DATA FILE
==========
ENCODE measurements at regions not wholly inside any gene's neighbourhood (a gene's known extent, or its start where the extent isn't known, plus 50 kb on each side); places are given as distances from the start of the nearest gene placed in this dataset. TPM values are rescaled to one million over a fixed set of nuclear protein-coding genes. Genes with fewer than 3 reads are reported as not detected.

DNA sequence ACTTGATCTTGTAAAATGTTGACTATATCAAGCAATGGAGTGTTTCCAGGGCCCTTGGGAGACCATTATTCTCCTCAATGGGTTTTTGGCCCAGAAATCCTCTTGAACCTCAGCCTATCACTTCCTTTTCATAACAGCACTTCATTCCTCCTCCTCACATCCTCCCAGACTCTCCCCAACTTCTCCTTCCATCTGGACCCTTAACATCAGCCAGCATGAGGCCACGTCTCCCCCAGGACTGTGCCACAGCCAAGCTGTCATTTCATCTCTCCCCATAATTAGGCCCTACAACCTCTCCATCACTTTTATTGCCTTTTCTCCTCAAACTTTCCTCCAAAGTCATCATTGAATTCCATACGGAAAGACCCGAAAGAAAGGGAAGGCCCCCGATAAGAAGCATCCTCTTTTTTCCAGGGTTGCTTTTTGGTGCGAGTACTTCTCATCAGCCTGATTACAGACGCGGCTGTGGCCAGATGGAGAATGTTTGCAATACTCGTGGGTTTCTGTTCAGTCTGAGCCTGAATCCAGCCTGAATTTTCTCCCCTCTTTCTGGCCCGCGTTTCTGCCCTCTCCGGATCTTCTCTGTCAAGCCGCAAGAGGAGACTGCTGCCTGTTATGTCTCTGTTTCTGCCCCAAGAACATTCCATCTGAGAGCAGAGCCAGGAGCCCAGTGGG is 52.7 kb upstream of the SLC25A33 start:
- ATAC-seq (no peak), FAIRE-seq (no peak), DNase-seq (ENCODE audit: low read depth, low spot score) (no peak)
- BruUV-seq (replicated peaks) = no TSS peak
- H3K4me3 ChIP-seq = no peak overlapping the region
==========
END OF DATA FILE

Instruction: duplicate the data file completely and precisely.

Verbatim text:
ENCODE measurements at regions not wholly inside any gene's neighbourhood (a gene's known extent, or its start where the extent isn't known, plus 50 kb on each side); places are given as distances from the start of the nearest gene placed in this dataset. TPM values are rescaled to one million over a fixed set of nuclear protein-coding genes. Genes with fewer than 3 reads are reported as not detected.

DNA sequence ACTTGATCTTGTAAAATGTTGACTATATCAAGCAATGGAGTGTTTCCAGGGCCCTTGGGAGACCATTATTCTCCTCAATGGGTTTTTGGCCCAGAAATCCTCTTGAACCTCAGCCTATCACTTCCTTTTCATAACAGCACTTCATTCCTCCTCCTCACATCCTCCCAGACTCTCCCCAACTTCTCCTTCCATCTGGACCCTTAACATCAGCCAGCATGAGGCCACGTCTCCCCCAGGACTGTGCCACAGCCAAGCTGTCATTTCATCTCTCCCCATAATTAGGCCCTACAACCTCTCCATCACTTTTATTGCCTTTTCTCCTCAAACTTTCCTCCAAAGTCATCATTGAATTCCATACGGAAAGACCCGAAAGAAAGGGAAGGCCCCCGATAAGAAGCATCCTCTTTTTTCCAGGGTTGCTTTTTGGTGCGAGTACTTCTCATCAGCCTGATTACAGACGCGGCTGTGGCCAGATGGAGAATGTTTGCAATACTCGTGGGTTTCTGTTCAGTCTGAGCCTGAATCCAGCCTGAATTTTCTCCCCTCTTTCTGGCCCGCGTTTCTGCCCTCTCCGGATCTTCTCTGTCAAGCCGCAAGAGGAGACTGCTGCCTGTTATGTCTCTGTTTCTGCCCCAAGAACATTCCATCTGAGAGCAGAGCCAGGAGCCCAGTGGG is 52.7 kb upstream of the SLC25A33 start:
- ATAC-seq (no peak), FAIRE-seq (no peak), DNase-seq (ENCODE audit: low read depth, low spot score) (no peak)
- BruUV-seq (replicated peaks) = no TSS peak
- H3K4me3 ChIP-seq = no peak overlapping the region